Wednesday, March 25, 2015

The Human Microbiome: Cleaning it Up (Part 2)

In last month’s post I discussed the Human Microbiome. To recap, simply defined, the human microbiome is the total inclusion of every microorganism living in, on, and perhaps even around the human body. We cannot achieve or maintain health unless we respect and care for these “friendly critters” that live on our skin, nose and sinuses, mouth, esophagus, intestines, and genitals.

We learned that a newborn who is not born vaginally and not breastfed likely would not fully receive the host of beneficial bacteria that are passed from the birth mother through natural delivery and nursing. We also learned that our microbiome houses an ecosystem with thousands of species harmoniously living tissues of the human body. It is estimated that the combined microorganisms and microbial cells that live inside or on the body outnumber human cells by about ten to one!

Our gut microbiome weighs as much as our brains
about three poundsand many might say that it’s just as important. Our gut microbiome certainly not only interacts with but also can actually control our brains. It, combined with the gut itself, is deservedly called “the second brain”. People really do have gut instincts. Out of the approximately 100 trillion microbial cells in the human body, the human gut alone contains 40,000 bacterial species and that our microbiota (all the microbes of a particular site, in this case the human body) influences our health. For example, we discussed last month that 85% of our Serotonin and Dopamine transmitters are made in the large intestines, and that disruptions in the gut’s health have a huge impact on mental health.

The gut microbiome also influences tissue building and hormone regulation, obviously through nutritional absorption, but also by influencing how we metabolize the food we eat. Our gut’s health and bacterial composition affect nutrient and mineral absorption
especially zinc, calcium and magnesium. (Very much like prebiotics, which we’ll discuss later in this article). The gut microbiome also manufactures enzymes, amino acids, and short chain fatty acids; it influences how herbs, vitamins and medicine work in our bodies to help metabolize drugs, hormones and other molecules.
Last month we discussed how food, medications, pesticides, GMO and Bt toxin containing foods, stress and numerous other factors have a major negative impact on out gut microbiome. Let’s look at how we begin to reverse the damage.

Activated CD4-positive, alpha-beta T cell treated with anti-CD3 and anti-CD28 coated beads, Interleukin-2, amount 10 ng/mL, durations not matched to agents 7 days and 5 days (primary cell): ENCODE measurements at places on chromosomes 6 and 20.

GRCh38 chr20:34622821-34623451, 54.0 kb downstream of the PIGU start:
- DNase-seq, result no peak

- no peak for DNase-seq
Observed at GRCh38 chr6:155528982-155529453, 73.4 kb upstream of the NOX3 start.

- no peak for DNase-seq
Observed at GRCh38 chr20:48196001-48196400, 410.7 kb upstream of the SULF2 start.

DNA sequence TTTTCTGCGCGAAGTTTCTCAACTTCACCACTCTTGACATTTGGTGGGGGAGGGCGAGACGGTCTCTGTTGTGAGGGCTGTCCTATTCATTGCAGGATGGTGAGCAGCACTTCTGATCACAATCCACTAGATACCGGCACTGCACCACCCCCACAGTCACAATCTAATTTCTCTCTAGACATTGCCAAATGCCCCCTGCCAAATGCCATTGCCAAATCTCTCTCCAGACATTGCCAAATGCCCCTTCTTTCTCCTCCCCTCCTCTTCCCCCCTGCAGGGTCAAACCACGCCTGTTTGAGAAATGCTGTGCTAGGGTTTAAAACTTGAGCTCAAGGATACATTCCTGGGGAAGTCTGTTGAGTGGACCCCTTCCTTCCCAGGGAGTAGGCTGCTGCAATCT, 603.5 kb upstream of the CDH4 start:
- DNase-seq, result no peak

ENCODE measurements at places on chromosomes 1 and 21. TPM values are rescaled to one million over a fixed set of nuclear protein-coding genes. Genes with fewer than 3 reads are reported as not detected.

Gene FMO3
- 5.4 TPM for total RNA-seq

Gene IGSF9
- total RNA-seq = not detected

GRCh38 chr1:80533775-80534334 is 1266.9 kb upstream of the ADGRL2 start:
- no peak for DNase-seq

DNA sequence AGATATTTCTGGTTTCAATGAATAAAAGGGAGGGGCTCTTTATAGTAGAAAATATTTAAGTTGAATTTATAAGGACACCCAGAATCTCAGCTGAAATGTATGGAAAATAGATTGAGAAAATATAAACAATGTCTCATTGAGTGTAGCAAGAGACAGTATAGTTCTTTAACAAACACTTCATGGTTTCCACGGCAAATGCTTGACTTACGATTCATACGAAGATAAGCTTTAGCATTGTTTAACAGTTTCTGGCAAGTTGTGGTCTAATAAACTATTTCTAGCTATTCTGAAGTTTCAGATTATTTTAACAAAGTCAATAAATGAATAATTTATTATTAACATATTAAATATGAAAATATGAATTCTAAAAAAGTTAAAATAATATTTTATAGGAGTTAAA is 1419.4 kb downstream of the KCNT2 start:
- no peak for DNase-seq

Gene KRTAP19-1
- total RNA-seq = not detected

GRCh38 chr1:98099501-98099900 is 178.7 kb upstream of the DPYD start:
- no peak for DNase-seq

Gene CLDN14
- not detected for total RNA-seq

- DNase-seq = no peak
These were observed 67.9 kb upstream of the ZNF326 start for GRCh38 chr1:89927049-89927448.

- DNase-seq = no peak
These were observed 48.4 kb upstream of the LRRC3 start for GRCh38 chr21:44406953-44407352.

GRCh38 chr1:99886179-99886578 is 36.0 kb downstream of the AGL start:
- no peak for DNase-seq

Where to Start
Elimination Diet
Considering that we’ve all had multiple exposures to the offenders mentioned above and in Part I of this series, how do we heal and restore our gut health? One of the first steps an Integrative Physician, Functional Medicine Physician or Naturopathic Physician will ask you to take is to perform an elimination diet. This requires the elimination of foods that are known to be problematic and allergenic. Some of these foods may include gluten, dairy, eggs, soy, corn, sugar and nuts. Once these foods have been eliminated for a period of time, reintroduce each food, one at a time. When you do, do it in a big way. Enjoy that first serving of the food you’ve been just “DYING” to reintroduce, eat a nice, large serving and see how your body reacts. If you have sensitivity to it, you may notice brain fog, overnight weight gain, abdominal bloating, gas, abdominal pain, joint pain, skin irritation, sinus/allergy-type symptoms and/or more. 

When you eat foods to which you are sensitive, your gut will not heal. Once the sensitive foods are eliminated, however, and you are eating cleaner foods (i.e. not sprayed with herbicides and laden with Bt toxin), the healing can begin. There are many references available on the web to help you do an elimination diet. They range from a four-food elimination diet to much more comprehensive diets. Choose one that you can stick with.

Optimize Your Stomach Acid and Enzymes
Insufficient stomach acid contributes to deterioration in the microbiome. Stomach acid is your first line of defense against invading germs that you consume from your fingers, foods, toothpicks, etc. every day. If you are on a drug to reduce your stomach acid for long periods of time, this will change the microbiome downstream in your small and large intestines.

So take a little acid with your meals. Lemon in your tea or water. Vinegar in water. Betaine HCl in capsules. Swedish Bitters. All will achieve the same effect. They will raise the acid in your stomach enough to protect you against dangerous germs and help you better digest your food.

Some people may need enzymes to better breakdown food. These do not break down bacteria, but they enhance digestion and reduce the chances of food sensitivities, which in turn increase inflammation in the gut. Your stool should look like a uniformly brown banana that sinks in the toilet. Anything else suggests the need to chew your food better and or take enzymes. (Oh, and stomach acid promotes the release of enzymes!)